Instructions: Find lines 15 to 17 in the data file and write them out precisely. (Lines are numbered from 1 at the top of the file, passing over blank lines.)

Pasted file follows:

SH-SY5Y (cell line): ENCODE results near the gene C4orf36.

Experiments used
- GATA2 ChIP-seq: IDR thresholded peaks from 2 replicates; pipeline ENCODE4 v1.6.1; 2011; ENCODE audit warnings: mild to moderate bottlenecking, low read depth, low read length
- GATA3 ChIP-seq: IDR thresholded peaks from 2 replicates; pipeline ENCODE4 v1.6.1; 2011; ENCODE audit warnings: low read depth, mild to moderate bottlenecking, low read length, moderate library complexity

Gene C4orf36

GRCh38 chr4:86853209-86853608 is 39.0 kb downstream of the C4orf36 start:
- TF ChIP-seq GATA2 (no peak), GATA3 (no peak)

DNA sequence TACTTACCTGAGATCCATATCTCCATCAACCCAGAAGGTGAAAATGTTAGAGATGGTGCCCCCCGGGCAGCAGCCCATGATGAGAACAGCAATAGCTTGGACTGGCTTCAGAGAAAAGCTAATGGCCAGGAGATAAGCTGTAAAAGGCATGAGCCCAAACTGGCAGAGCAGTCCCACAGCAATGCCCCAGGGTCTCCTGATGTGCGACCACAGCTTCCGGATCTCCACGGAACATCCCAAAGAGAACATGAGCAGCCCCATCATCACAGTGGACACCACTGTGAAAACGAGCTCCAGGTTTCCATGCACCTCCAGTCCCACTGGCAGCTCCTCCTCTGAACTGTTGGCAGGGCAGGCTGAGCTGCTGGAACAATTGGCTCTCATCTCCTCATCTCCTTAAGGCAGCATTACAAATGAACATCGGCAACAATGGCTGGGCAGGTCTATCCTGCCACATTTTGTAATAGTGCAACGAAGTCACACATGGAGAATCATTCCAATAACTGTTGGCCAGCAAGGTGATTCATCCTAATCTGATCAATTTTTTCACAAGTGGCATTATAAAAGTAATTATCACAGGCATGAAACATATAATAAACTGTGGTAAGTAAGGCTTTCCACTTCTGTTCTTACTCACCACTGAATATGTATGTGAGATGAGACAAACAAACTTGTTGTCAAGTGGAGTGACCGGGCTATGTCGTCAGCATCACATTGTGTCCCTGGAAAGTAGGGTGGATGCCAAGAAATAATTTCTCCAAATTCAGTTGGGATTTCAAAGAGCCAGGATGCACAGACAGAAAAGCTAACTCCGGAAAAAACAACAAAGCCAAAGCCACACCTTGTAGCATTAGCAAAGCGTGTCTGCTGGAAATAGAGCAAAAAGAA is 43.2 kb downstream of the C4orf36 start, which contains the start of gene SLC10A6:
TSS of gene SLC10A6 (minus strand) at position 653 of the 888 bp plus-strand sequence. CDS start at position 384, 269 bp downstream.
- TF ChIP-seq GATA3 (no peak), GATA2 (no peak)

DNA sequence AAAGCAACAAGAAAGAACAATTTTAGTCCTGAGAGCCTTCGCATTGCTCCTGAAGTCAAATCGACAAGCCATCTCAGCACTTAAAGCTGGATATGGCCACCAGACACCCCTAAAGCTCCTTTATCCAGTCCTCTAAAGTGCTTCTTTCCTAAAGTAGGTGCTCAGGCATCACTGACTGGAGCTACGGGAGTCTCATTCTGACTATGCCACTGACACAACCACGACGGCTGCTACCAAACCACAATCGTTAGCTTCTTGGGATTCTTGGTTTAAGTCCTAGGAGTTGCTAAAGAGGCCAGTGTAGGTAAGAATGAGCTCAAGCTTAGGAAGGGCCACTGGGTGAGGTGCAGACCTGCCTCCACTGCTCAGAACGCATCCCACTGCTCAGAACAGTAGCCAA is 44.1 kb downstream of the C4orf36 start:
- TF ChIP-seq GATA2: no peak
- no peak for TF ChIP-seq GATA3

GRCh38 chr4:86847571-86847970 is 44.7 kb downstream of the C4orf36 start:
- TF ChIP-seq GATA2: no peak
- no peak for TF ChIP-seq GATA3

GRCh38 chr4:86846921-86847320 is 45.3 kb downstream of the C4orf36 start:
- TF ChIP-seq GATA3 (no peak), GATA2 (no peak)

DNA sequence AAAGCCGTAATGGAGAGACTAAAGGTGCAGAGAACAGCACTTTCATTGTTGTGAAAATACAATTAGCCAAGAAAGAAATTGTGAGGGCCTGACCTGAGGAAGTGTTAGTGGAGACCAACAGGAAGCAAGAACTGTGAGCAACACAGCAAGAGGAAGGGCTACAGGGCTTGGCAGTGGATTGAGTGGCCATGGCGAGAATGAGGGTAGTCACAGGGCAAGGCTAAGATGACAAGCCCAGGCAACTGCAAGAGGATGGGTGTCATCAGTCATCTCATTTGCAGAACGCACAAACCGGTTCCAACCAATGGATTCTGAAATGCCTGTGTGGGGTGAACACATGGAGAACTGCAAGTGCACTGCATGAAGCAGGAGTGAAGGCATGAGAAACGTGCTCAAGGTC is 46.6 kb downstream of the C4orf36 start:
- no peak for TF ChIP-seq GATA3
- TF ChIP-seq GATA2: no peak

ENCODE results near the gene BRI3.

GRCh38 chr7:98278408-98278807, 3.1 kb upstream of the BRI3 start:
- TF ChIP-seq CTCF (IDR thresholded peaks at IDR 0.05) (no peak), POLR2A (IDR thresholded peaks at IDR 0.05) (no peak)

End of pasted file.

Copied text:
- TF ChIP-seq GATA2: no peak
- no peak for TF ChIP-seq GATA3

GRCh38 chr4:86846921-86847320 is 45.3 kb downstream of the C4orf36 start: